Standard Life Investments

Our House View

The House View process provides a consistent macroeconomic framework to analysing global financial markets. It creates a clear forward-looking strategic direction for all of our investment decisions, particularly asset allocation within the traditional balanced funds but it also underpins our absolute return strategies. The House View is formed by the Global Investment Group (GIG) on the basis of internal research from the Global Strategy Team, covering a range of macro-economic, behavioural, liquidity and structural drivers in each of the major economies and markets.

September 2017

The following portfolio is based upon a global investor with access to all the major asset classes.

Government bonds
US TreasuriesTighter labour markets and rising wages give the Federal Reserve the rationale to continue adjusting monetary policy, with upward pressures on core inflation a key signal for more aggressive action.LIGHT
European Bonds Bonds are not well supported, as the improvement in activity across more economies allows the ECB to plan policy tightening. However, markets are overpricing future inflationary pressures.LIGHT
UK GiltsThe outlook for interest rates remains mixed while the economy faces both higher inflation and slower economic activity. Regulatory driven flows support yields but there are valuation concerns.NEUTRAL
Japanese BondsThe central bank is still attempting to reflate the economy with its QE and yield curve control policy alongside negative short-term rates. The absence of yield makes this asset class relatively unattractive.LIGHT
Global Inflation-Linked DebtInflation is generally well contained globally with breakevens largely reflecting this. There is more potential downside for European inflation markets but the US could re-price higher. UK inflation appears fully priced in.NEUTRAL
Global Emerging Market Debt Local currency yields are more attractive due to emerging markets sensitivity to the pick-up in global growth. US dollar-denominated debt spreads over US Treasuries are no longer attractive.HEAVY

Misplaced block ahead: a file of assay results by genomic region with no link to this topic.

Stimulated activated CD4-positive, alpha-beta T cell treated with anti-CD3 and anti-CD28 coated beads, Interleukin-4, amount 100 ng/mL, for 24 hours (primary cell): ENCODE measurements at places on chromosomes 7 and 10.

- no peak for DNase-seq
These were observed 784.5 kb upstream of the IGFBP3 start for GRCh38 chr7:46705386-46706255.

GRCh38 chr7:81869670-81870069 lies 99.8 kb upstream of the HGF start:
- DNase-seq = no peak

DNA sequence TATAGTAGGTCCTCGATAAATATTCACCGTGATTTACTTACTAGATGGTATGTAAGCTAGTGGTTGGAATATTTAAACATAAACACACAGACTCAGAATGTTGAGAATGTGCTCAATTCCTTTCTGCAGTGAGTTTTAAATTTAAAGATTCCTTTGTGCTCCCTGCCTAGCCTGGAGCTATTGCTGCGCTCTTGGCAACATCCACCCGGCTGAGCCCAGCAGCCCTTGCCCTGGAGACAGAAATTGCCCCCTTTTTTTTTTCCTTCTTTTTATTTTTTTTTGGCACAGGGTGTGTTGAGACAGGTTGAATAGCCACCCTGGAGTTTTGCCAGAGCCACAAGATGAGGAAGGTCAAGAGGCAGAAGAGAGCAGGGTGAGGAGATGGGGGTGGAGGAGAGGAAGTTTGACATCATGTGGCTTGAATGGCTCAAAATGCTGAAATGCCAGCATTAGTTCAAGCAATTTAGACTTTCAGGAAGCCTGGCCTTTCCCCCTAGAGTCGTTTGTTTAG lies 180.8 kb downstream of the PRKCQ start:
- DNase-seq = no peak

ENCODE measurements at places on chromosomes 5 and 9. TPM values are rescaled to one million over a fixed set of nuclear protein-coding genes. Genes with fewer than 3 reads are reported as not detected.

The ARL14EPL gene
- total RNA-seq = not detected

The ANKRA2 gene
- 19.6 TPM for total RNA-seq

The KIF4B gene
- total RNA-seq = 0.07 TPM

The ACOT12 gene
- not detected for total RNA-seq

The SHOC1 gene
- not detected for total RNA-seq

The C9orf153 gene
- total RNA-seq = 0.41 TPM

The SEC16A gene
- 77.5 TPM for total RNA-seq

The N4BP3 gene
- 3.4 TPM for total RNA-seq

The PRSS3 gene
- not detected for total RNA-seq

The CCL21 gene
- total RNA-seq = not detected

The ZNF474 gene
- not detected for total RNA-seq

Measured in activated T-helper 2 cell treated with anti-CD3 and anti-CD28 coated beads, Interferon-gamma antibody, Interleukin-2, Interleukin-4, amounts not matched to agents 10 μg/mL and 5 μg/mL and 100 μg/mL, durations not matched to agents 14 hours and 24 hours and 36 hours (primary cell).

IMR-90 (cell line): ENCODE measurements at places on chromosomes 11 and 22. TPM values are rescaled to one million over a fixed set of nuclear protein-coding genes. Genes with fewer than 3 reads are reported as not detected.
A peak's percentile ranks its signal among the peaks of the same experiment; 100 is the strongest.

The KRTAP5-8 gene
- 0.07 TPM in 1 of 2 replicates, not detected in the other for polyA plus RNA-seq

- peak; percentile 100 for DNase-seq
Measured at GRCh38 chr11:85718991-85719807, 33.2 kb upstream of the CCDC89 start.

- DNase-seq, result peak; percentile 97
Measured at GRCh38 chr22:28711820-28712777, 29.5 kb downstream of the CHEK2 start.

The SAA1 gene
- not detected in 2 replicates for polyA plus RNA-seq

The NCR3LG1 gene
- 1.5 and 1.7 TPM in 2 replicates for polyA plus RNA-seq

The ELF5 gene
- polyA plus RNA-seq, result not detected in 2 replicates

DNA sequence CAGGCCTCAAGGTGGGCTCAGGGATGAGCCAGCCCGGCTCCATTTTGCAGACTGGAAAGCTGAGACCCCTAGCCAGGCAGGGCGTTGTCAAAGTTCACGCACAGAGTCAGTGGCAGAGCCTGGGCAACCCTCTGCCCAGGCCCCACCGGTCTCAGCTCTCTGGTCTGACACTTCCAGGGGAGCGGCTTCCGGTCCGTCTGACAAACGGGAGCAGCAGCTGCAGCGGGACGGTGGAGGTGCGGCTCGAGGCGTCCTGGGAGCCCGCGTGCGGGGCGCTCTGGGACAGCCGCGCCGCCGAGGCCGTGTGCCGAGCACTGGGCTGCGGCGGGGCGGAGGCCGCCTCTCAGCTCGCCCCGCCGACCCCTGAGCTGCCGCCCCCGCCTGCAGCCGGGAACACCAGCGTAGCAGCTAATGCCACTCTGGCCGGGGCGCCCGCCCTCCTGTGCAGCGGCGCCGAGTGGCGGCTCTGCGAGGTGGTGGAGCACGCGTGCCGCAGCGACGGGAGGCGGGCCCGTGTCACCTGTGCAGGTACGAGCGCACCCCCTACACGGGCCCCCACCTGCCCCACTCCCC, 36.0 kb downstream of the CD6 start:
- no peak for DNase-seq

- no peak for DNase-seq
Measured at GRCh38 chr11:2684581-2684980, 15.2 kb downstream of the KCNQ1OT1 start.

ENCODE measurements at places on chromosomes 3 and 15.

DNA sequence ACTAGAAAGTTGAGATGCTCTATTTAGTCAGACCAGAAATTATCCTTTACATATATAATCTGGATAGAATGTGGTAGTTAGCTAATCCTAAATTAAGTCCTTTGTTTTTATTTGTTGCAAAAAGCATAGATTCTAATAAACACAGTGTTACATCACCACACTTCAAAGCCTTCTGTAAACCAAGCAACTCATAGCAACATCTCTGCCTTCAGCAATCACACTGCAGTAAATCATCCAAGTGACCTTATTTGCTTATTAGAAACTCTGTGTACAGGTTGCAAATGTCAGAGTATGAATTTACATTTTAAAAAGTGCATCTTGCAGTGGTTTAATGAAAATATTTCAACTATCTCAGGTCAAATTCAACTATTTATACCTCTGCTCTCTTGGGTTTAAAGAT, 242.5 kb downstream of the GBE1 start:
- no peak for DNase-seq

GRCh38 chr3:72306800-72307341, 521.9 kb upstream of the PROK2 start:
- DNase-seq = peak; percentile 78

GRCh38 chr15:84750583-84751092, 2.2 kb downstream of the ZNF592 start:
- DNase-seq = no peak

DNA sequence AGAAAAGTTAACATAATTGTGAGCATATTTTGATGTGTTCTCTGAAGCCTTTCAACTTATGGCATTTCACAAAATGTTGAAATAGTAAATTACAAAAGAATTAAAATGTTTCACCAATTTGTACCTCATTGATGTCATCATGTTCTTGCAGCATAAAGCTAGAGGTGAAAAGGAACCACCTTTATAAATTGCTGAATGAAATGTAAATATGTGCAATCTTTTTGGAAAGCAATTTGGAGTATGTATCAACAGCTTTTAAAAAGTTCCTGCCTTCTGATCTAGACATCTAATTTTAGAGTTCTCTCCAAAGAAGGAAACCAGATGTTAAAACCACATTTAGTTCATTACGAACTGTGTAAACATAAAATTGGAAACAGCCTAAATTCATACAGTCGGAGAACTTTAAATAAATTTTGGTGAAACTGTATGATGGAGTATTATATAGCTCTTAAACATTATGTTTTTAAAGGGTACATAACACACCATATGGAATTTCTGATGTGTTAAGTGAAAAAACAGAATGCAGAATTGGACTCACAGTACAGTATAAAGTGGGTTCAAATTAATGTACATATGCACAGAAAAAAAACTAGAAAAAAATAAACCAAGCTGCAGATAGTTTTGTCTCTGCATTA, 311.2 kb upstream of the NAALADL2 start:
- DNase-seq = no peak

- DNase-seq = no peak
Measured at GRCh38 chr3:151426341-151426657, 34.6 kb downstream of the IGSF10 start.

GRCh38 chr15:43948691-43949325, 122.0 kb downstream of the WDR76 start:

Corporate bonds
Investment GradeQE supports UK bonds, but it has driven European yields to unattractive levels. US credit spreads are less attractive as Treasury yields increase and we prefer riskier assets.LIGHT
High Yield DebtUS yields are attractive and the asset class can deliver a positive total return even with moderate spread widening. European spreads are approaching their pre-crisis lows. The asset class can be subject to overcrowding.Moved to HEAVY
Equities
US Equities The market is expensive on multiple valuation metrics and monetary policy is neither a headwind nor tailwind. Fiscal reforms are supportive, although political uncertainty is not. The improving macroeconomic environment can feed corporate profits.Moved to NEUTRAL
European Equities Corporate earnings are improving following a widespread pick-up in economic growth across the region and stronger international trade flows. Investor sentiment is positive with sizeable inflows from overseas buyers.Moved to HEAVY
Japanese Equities The market looks attractive as easy monetary policy and fiscal stimulus are helped by efforts to improve corporate governance, share buybacks and business investment. However, yen strength periodically remains a concern.NEUTRAL
UK Equities UK economic growth expectations are weakening and Brexit remains a longer-term threat. Sterling remains the primary driver of the relative attractiveness of UK companies with overseas exposure.NEUTRAL
Developed Asian Equities The improvement in the global economy supports this market, but Chinese policy tightening risks curbing fixed asset investment and property demand, which is a large driver for the region.NEUTRAL
Emerging Market Equities Global growth improvements, especially for key sectors such as Asian technology, support the asset class. A tightening bias in China is a headwind, but little is expected in advance of the party congress.Moved to HEAVY
Real estate
UK The UK real estate cycle is at a mature stage and there is limited further expected capital growth. Income remains attractive, although risks are elevated should conditions turn recessionary or political uncertainty grows.NEUTRAL